09 June 2020
National Trust for Scotland has today (9 June) released details of which of its properties it proposes to reopen in a roll out from summer 2020 through to 2022-23.
Conservation charity the National Trust for Scotland has revealed its proposals to begin re-opening properties as and when allowed by the Scottish Government’s ‘route map’ away from Coronavirus lockdown.
However, in line with previous revelations about the charity’s loss of income resulting from the pandemic, the charity is also listing those properties, primarily buildings, that it is proposing to delay opening until at least 2021, either due to lack of resources or because they cannot be adequately adapted to ongoing social distancing restrictions.
In early May, when the Trust first announced its financial challenges and resultant emergency measures, the charity confirmed that it did not anticipate opening more than half of its built heritage properties again this year due to a number of factors. It has now shared the list of such properties it hopes to re-open this year, possibly in mid-August, those that are likely to stay closed until Easter 2021 and a few that may have to stay closed until 2022.
What will the reopening look like?
The Trust is already beginning to remove barriers to access at some of its key countryside properties, such as Corrieshalloch Gorge and Ben Lawers (pictured below), albeit that this is for local access (from within five miles) as per government advice.
With access to other types of properties and travel from further afield expected to be permitted under stage three of the route map, Trust staff are also beginning to prepare for this, making sure processes are in place to ensure the safety of staff and visitors and to uphold social distancing, particularly in enclosed grounds and gardens.
It is hoped that if sufficient progress is made in tackling Covid-19, enclosed grounds and gardens can be re-opened in late June or early July. It is also hoped that some built heritage properties may begin opening in mid-August.
The below lists summarise NTS reopening proposals for the coming seasons, showing those properties due to reopen imminently and those that will remain closed until 2021-22. The full list of NTS properties and opening arrangements is available on their website.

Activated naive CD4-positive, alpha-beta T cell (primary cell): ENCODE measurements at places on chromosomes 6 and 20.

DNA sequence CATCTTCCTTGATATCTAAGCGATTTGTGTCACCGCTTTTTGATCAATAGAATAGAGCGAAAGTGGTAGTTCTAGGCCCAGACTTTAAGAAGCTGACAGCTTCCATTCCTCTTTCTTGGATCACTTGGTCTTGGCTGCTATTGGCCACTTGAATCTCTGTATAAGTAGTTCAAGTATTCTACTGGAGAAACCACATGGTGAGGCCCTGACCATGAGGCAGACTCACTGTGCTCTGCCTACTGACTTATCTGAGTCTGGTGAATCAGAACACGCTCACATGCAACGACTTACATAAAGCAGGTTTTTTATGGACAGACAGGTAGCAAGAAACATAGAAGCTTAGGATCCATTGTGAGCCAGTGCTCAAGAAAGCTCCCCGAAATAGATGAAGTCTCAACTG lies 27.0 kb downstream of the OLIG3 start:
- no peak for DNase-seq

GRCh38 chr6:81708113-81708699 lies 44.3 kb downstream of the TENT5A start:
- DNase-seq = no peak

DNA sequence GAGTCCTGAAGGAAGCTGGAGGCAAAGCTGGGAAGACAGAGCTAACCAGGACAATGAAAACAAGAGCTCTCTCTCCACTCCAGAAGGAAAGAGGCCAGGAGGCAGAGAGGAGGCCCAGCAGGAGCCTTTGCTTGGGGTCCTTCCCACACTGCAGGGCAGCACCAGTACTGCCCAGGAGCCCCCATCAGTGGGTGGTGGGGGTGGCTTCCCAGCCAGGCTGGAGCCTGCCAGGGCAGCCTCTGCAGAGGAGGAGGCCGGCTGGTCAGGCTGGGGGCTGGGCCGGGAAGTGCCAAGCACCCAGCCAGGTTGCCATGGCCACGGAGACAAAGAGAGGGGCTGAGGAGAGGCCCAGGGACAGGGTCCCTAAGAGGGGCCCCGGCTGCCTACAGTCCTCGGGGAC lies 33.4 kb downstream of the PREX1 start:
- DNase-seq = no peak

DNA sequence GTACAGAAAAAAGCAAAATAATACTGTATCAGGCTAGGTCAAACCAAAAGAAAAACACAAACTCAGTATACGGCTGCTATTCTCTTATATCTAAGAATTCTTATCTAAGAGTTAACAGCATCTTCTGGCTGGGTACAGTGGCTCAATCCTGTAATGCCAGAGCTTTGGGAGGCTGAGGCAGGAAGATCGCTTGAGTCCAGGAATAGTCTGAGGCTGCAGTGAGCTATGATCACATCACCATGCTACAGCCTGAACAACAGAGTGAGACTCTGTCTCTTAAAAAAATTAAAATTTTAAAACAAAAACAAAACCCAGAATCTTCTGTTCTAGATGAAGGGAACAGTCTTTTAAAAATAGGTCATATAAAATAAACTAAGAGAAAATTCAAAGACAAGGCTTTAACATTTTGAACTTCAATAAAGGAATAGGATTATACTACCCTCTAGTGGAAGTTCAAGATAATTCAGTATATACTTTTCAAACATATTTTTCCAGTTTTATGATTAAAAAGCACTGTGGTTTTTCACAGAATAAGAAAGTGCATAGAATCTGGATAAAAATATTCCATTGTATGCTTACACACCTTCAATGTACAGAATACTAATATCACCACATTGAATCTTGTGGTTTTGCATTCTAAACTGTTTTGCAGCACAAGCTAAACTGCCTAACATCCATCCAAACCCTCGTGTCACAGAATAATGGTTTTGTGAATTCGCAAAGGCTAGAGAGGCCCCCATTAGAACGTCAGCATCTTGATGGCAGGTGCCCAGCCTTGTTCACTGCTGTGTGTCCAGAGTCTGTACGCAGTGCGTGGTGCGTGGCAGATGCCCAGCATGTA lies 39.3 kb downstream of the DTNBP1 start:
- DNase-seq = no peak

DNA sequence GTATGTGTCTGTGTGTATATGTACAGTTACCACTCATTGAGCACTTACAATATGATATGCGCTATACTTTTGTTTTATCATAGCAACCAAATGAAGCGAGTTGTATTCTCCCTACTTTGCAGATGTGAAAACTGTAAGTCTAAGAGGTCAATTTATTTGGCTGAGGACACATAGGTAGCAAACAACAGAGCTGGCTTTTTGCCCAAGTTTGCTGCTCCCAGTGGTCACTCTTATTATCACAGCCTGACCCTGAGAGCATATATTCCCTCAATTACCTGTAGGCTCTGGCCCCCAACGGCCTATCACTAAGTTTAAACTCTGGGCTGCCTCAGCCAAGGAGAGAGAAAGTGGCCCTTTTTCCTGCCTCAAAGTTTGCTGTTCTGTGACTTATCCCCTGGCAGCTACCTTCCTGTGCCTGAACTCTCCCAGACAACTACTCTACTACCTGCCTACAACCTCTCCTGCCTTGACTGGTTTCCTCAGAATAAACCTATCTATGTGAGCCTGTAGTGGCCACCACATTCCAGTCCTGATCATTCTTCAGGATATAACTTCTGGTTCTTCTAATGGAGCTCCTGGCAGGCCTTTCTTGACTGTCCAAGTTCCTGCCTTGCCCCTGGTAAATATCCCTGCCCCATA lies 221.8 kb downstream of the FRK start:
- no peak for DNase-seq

Countryside Properties re-opening imminently (local access only until Stage 3 of Scottish Government Route Map)
- Ben Lawers
- Mingualay, Pabbay & Bereneray
- Unst (pictured above)
- West Affric
- Ben Lomond
- The Pend
- St Abbs Head
- The Pineapple
The below properties are expected to be the last to reopen, currently scheduled for 2021/22
- Leith Hall
- Souter Johnnie's Cottage
- Bannockburn Visitor Centre
- Hill of Tarvit
- House of the Binns
- Kippen Smiddy
Statement from NTS statement Sir Mark Jones: “Our core purpose is to protect Scotland’s heritage for the benefit of everyone; we exist to ensure that people can access and enjoy the places we care for.
“I’m therefore delighted and encouraged to see that the Scottish Government has laid out the conditions and stages that now begin the process of allowing us to start welcoming our members and visitors again. I know from the many messages we have received that people are sorely missing our wonderful landscapes.
“Initially visitors will be returning to our natural heritage sites and I hope people will abide by the Scottish Government’s restrictions that enable local travel only. In other words, stay local, stay safe and please don’t travel more than five miles to reach our properties. This is not just a civic duty but also for the wellbeing of rural communities.
“I must also point out that local travel excludes Canna and Fair Isle and sea-borne visitors should stay away in order to protect island residents.
“Notwithstanding, the acute problems we are working though due to the loss of half of our income, our dedicated teams are now making places ready and safe for the return of visitors. Although it seems self-evident that nature takes care of itself, that isn’t strictly true. Landscapes do need to be managed, habitats need to be guarded, footpaths need to be repaired and gardens and woodlands need to be tended, and we’ve been doing as much as we can during lockdown.
“Even though our magnificent countryside belongs to us all, and we revel in Scotland’s unique ‘right to roam’, the reality is that our stewardship of the natural environment in our care costs money.
“That’s why in our hour of need, we’re asking for help so that we can keep doing what we do to safeguard our unrivalled landscapes.”
You can donate to the NTS Save Our Scotland emergency Coronavirus appeal here.
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